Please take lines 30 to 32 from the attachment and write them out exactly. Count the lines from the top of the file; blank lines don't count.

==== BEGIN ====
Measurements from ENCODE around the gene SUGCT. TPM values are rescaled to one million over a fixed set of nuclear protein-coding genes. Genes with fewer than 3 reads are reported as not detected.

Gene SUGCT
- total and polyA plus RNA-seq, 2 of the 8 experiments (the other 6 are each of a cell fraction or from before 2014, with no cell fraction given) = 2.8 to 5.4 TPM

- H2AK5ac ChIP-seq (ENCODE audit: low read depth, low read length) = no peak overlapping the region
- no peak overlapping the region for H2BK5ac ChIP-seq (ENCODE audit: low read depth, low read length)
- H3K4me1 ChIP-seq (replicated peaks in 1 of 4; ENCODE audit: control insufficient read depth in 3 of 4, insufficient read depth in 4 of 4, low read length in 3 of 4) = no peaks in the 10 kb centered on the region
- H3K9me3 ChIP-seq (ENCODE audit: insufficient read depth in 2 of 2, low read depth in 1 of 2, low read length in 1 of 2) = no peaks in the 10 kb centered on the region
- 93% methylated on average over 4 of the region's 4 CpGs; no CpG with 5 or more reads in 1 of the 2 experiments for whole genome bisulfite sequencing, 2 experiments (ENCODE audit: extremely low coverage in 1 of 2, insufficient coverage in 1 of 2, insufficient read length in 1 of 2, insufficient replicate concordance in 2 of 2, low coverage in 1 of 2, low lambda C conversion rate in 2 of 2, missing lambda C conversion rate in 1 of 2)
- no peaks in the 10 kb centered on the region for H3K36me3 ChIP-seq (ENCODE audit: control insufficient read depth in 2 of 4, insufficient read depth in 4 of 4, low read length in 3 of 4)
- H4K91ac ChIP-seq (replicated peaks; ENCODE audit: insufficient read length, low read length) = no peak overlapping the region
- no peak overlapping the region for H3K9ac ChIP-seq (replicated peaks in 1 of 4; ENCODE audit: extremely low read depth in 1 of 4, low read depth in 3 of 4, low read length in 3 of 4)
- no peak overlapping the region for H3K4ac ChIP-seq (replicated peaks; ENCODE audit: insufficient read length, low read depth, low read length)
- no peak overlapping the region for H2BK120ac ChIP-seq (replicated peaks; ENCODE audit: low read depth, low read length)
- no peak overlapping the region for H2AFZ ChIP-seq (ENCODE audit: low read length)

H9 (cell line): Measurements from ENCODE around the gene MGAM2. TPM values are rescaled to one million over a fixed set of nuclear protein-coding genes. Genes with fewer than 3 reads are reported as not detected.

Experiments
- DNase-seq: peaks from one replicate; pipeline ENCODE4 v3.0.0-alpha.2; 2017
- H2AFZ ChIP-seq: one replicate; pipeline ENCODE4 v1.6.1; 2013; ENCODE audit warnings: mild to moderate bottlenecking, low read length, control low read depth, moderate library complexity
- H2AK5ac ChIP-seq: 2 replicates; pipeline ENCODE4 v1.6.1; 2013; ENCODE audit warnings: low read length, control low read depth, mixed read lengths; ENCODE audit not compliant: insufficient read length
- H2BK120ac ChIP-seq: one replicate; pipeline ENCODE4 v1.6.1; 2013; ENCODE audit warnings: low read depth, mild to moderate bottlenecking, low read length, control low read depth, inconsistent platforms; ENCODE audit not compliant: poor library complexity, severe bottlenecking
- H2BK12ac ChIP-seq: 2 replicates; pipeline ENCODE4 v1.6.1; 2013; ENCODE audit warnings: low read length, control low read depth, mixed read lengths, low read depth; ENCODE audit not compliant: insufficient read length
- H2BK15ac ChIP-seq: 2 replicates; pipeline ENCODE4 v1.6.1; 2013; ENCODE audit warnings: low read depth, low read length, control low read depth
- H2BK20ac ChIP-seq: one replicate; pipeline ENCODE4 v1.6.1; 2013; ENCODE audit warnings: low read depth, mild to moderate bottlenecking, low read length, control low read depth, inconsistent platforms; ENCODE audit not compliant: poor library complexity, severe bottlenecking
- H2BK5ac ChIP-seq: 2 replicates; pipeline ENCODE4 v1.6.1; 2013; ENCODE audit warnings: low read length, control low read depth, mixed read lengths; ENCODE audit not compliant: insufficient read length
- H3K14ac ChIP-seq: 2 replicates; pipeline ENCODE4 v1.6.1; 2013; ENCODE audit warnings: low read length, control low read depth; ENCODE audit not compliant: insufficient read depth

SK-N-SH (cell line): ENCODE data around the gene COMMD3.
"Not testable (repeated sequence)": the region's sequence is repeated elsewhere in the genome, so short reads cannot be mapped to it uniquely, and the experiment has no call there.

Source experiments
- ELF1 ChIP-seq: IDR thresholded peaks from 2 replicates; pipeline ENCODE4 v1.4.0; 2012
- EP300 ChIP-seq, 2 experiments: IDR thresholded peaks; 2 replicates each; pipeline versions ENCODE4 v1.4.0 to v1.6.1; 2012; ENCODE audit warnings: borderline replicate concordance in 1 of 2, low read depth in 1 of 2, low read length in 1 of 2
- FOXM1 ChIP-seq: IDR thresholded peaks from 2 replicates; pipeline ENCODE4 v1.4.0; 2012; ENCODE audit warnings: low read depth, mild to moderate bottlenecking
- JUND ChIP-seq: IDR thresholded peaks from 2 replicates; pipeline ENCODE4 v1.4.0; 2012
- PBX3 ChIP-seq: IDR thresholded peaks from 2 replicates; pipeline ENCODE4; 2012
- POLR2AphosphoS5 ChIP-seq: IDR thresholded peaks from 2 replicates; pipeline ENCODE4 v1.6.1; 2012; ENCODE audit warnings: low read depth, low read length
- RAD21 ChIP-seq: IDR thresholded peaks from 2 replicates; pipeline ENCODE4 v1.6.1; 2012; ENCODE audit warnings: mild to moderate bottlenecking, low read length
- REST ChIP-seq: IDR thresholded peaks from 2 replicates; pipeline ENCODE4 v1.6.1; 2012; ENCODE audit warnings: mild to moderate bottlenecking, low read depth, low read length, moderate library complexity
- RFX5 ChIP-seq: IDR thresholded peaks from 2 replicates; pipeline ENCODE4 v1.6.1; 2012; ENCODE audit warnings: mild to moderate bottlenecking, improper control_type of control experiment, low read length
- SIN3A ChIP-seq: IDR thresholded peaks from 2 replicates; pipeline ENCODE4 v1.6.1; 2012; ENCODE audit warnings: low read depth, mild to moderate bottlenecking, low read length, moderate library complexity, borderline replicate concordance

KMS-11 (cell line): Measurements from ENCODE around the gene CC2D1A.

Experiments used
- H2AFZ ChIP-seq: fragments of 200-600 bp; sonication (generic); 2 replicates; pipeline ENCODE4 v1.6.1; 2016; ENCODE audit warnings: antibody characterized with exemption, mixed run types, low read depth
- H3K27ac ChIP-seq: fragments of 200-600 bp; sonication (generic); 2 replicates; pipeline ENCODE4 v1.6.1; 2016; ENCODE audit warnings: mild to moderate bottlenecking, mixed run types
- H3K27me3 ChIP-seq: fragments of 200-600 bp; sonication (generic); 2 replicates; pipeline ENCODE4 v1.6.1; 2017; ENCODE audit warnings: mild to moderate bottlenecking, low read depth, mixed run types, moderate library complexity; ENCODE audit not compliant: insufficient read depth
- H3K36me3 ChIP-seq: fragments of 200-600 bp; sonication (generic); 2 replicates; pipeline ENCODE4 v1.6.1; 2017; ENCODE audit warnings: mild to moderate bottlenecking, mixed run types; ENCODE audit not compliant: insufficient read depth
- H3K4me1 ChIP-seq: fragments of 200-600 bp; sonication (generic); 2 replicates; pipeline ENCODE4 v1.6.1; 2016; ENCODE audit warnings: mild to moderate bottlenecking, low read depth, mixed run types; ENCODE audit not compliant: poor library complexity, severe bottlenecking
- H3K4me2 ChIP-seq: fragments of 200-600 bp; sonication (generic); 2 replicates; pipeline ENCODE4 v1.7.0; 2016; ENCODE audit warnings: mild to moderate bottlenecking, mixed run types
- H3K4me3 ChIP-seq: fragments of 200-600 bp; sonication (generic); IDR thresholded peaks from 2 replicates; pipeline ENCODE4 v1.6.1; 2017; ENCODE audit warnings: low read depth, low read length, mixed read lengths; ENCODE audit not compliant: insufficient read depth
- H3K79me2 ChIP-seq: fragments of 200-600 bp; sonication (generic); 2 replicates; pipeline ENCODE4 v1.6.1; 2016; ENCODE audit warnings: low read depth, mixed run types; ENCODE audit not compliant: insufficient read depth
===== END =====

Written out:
- EP300 ChIP-seq, 2 experiments: IDR thresholded peaks; 2 replicates each; pipeline versions ENCODE4 v1.4.0 to v1.6.1; 2012; ENCODE audit warnings: borderline replicate concordance in 1 of 2, low read depth in 1 of 2, low read length in 1 of 2
- FOXM1 ChIP-seq: IDR thresholded peaks from 2 replicates; pipeline ENCODE4 v1.4.0; 2012; ENCODE audit warnings: low read depth, mild to moderate bottlenecking
- JUND ChIP-seq: IDR thresholded peaks from 2 replicates; pipeline ENCODE4 v1.4.0; 2012